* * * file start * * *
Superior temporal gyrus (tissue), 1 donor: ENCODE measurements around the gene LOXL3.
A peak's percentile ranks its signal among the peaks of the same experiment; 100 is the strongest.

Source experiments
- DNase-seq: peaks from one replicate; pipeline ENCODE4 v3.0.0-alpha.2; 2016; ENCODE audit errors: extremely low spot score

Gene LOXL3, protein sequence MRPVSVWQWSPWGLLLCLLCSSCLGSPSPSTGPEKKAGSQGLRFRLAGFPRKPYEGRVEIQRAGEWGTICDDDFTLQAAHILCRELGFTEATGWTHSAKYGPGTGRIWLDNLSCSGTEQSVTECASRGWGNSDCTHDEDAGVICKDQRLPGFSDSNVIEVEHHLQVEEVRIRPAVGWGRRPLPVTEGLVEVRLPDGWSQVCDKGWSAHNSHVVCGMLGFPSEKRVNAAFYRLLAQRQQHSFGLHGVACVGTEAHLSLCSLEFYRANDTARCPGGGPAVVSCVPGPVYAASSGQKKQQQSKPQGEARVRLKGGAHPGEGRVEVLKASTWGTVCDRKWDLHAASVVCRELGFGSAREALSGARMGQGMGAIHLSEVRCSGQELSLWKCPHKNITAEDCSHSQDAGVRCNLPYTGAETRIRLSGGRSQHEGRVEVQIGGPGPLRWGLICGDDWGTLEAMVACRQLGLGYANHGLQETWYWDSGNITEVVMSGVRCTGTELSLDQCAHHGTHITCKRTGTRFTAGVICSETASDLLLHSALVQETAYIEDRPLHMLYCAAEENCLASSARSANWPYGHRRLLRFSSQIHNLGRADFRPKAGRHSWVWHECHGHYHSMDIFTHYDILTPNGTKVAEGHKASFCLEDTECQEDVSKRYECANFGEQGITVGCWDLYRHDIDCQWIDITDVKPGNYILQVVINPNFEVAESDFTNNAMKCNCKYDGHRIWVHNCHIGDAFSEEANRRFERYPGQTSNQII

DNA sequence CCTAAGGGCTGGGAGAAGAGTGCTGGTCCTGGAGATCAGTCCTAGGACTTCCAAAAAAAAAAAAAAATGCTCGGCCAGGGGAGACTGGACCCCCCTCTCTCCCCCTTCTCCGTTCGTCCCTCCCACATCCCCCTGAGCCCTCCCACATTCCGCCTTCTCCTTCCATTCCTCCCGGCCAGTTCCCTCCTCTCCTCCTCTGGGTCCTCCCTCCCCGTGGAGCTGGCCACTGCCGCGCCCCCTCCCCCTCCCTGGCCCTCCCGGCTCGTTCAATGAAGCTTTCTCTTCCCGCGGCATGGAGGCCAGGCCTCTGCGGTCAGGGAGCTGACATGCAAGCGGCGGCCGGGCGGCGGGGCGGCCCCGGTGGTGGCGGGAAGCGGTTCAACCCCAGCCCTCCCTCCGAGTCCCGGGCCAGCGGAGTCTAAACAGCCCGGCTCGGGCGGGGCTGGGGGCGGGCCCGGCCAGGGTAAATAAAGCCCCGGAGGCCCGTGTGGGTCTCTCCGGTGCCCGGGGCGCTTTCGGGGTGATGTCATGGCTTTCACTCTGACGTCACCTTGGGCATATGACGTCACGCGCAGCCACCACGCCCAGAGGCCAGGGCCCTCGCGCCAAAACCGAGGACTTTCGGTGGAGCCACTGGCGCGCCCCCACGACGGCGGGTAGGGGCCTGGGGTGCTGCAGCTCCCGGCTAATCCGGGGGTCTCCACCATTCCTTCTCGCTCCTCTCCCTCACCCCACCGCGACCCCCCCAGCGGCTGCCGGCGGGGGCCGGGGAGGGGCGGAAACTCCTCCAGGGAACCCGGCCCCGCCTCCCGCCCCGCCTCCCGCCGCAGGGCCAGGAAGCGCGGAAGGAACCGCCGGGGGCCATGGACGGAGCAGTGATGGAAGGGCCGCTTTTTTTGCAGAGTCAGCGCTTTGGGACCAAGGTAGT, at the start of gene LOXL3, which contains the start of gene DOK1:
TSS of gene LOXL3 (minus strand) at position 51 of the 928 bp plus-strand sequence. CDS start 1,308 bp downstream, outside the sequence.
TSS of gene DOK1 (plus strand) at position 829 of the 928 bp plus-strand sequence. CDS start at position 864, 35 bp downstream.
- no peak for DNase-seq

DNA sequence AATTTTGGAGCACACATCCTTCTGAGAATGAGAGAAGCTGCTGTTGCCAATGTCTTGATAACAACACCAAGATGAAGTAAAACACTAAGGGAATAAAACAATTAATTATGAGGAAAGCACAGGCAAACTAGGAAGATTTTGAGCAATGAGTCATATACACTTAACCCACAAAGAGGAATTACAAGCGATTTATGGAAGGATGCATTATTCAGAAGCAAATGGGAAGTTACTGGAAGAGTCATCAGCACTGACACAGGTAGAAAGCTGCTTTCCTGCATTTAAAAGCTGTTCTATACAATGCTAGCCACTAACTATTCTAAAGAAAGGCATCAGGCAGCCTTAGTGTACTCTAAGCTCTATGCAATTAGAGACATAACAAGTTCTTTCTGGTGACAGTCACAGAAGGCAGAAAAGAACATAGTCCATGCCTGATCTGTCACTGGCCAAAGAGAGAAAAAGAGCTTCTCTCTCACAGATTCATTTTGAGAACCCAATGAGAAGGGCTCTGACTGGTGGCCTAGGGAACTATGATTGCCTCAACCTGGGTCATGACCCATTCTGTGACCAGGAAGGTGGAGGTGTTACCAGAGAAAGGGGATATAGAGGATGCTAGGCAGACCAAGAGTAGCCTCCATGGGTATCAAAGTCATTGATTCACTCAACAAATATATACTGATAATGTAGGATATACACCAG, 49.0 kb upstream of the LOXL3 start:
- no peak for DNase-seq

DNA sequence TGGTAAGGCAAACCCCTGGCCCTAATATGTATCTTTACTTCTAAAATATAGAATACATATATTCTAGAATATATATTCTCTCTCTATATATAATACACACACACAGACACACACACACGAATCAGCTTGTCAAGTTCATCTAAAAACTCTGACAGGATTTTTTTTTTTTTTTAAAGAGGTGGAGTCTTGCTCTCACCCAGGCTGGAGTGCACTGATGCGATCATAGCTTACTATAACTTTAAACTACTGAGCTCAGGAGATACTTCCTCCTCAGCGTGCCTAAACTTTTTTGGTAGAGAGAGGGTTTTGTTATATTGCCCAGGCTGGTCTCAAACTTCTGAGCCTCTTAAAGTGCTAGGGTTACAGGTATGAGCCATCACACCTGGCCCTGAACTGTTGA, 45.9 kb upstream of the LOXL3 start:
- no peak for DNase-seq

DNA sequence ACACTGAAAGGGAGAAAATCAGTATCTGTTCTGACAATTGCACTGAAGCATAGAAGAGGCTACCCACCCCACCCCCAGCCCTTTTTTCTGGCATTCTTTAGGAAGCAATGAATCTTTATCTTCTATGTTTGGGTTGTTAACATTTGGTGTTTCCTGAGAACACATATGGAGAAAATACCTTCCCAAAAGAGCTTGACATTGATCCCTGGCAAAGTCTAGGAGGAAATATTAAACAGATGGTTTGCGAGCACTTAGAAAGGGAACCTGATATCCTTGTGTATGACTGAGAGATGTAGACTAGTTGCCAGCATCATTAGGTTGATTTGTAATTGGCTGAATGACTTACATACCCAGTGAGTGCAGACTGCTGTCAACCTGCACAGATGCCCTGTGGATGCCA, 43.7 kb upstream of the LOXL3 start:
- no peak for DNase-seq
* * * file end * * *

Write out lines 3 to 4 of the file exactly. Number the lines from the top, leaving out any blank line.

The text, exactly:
Source experiments
- DNase-seq: peaks from one replicate; pipeline ENCODE4 v3.0.0-alpha.2; 2016; ENCODE audit errors: extremely low spot score